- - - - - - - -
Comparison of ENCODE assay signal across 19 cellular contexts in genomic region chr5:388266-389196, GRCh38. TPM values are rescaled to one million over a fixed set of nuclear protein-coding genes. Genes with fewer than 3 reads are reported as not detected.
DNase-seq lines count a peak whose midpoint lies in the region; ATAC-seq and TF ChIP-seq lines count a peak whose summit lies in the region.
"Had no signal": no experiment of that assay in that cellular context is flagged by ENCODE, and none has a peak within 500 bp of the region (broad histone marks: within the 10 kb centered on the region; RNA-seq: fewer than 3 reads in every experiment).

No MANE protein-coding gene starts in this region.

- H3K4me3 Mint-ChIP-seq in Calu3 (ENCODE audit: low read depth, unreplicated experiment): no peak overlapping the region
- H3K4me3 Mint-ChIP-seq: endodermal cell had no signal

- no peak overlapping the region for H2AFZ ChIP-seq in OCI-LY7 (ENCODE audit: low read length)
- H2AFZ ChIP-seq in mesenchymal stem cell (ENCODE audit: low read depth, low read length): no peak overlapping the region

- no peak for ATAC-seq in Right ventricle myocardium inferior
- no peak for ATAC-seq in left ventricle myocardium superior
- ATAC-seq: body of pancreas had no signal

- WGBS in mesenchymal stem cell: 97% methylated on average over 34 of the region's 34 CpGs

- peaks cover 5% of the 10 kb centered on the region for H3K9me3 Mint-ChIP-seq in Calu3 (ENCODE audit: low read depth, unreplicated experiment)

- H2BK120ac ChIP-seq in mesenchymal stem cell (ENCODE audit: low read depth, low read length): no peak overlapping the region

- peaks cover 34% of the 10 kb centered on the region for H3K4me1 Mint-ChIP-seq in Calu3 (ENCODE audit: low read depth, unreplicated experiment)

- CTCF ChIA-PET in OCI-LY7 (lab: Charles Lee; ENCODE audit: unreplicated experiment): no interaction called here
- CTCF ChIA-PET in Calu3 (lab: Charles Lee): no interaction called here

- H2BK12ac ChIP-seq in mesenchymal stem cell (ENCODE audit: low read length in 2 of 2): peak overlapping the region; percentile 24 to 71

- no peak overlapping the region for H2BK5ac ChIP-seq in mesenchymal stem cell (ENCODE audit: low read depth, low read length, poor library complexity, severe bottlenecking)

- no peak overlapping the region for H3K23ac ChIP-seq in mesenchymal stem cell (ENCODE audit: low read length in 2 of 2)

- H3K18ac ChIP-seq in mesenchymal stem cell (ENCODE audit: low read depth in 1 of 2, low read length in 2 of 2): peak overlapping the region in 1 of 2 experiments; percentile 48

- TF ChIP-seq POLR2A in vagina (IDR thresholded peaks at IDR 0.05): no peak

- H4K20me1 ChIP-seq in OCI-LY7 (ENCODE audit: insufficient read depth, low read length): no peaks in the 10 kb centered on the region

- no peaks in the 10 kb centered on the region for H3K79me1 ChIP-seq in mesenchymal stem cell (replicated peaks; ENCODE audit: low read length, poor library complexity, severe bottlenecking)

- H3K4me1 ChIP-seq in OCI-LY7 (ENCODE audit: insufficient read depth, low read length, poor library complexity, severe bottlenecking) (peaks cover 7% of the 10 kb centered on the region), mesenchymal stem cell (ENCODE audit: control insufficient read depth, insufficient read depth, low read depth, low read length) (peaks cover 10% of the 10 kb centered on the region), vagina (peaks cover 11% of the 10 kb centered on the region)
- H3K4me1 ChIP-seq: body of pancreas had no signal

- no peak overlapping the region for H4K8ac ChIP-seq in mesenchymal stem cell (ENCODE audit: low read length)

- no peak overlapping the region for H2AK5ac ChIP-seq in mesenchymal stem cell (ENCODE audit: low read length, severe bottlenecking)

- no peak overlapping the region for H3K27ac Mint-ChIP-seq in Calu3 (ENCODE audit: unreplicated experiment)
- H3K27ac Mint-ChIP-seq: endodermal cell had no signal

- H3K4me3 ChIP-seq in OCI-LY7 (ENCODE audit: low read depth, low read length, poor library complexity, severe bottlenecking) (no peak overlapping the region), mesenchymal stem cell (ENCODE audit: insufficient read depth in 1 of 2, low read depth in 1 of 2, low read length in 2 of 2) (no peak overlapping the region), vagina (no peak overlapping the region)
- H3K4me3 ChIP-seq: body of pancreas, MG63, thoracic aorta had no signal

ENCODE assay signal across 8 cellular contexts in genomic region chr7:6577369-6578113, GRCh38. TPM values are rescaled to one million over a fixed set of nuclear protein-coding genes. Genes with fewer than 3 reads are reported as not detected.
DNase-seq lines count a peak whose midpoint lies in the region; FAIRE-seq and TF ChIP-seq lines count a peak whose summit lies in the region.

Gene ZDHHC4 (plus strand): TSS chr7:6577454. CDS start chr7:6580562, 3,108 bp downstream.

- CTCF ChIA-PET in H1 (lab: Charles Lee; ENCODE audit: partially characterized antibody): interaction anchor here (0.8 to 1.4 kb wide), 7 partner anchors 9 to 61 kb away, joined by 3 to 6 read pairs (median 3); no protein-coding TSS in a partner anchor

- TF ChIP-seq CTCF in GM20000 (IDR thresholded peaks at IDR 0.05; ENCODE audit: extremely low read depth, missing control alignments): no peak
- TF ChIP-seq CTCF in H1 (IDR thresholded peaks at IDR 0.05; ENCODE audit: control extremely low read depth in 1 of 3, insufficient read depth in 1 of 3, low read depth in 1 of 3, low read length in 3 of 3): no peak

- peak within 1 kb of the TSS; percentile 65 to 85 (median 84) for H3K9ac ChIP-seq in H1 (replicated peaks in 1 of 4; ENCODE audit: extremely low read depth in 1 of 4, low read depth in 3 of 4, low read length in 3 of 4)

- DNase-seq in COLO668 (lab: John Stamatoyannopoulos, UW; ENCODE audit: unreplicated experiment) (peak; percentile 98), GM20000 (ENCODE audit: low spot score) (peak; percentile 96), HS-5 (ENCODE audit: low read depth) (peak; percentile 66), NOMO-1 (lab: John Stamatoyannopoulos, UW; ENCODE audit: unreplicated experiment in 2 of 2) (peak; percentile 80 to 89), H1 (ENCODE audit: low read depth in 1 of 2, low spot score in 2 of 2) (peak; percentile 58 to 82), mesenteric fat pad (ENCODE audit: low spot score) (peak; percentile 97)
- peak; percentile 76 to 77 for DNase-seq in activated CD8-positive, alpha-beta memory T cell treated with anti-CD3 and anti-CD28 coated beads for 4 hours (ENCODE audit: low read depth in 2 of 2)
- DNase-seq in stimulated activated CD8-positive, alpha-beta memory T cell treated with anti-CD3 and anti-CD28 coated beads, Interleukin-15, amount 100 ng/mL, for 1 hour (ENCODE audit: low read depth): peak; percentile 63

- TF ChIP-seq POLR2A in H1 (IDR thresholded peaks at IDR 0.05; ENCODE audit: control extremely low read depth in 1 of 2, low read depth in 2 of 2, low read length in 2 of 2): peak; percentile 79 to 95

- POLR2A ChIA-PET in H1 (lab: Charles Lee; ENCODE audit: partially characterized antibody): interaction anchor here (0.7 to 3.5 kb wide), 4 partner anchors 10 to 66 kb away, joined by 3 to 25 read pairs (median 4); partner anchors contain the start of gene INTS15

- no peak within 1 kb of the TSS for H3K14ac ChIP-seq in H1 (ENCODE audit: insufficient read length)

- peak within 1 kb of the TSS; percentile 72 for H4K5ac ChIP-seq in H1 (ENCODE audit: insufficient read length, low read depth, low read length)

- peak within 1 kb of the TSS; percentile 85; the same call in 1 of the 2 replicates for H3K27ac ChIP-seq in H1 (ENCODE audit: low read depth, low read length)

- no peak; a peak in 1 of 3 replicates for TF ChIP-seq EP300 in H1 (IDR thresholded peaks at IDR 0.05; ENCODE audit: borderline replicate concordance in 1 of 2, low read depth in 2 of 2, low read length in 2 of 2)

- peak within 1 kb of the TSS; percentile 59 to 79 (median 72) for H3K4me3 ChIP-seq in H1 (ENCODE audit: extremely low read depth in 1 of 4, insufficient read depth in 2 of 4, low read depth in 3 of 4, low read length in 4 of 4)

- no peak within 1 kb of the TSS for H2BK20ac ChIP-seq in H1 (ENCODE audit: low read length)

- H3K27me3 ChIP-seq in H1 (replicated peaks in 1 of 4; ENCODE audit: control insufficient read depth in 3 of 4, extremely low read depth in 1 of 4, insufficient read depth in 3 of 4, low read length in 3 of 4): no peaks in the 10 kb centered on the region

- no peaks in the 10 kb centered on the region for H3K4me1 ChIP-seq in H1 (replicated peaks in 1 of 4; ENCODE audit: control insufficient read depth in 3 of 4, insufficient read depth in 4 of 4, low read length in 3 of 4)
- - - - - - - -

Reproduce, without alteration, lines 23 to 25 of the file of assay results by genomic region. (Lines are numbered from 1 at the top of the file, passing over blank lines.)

- H4K20me1 ChIP-seq in OCI-LY7 (ENCODE audit: insufficient read depth, low read length): no peaks in the 10 kb centered on the region

- no peaks in the 10 kb centered on the region for H3K79me1 ChIP-seq in mesenchymal stem cell (replicated peaks; ENCODE audit: low read length, poor library complexity, severe bottlenecking)

- H3K4me1 ChIP-seq in OCI-LY7 (ENCODE audit: insufficient read depth, low read length, poor library complexity, severe bottlenecking) (peaks cover 7% of the 10 kb centered on the region), mesenchymal stem cell (ENCODE audit: control insufficient read depth, insufficient read depth, low read depth, low read length) (peaks cover 10% of the 10 kb centered on the region), vagina (peaks cover 11% of the 10 kb centered on the region)